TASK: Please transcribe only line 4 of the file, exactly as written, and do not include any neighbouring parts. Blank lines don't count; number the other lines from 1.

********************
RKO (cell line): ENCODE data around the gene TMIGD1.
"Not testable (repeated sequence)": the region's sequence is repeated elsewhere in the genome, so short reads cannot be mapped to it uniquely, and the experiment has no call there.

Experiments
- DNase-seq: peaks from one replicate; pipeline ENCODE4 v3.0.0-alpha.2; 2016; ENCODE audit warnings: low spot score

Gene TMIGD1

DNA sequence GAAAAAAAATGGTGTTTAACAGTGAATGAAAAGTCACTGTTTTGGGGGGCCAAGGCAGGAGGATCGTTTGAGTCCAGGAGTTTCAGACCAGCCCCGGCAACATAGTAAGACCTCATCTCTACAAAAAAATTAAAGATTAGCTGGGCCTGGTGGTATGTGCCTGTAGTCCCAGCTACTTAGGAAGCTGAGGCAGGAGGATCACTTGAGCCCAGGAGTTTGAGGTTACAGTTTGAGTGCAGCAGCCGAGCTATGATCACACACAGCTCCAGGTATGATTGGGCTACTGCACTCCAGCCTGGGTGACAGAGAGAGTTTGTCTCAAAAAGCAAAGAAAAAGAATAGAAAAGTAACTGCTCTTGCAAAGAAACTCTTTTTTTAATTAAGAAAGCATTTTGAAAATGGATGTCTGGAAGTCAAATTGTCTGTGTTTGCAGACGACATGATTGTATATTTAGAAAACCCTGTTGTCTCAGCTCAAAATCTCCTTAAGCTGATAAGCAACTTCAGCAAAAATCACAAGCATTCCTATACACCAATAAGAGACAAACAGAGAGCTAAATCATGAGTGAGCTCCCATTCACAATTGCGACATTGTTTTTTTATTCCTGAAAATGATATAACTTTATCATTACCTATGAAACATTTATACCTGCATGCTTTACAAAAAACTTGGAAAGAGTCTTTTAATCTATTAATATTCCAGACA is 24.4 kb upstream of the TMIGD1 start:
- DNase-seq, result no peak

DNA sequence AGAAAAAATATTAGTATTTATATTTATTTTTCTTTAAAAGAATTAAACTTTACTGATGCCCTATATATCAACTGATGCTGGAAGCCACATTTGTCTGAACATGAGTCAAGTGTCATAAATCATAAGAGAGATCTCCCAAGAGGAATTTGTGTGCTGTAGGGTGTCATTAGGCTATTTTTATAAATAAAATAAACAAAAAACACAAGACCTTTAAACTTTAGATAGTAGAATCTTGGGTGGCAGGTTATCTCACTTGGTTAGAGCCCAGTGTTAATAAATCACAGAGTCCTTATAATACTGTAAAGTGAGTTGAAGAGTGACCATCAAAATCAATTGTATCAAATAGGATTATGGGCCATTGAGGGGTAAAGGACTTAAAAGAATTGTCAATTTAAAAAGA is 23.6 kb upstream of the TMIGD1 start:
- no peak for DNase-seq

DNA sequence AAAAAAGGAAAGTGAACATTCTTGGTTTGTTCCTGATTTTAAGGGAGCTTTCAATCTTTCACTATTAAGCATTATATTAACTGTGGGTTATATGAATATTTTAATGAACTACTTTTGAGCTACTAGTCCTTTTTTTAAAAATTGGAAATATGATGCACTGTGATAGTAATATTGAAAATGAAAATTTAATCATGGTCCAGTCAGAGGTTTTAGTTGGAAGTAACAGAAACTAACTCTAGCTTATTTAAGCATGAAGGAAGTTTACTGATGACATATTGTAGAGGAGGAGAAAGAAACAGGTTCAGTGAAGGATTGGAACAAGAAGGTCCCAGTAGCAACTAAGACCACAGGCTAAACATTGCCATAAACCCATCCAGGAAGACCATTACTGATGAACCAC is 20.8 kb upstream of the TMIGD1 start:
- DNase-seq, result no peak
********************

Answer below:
- DNase-seq: peaks from one replicate; pipeline ENCODE4 v3.0.0-alpha.2; 2016; ENCODE audit warnings: low spot score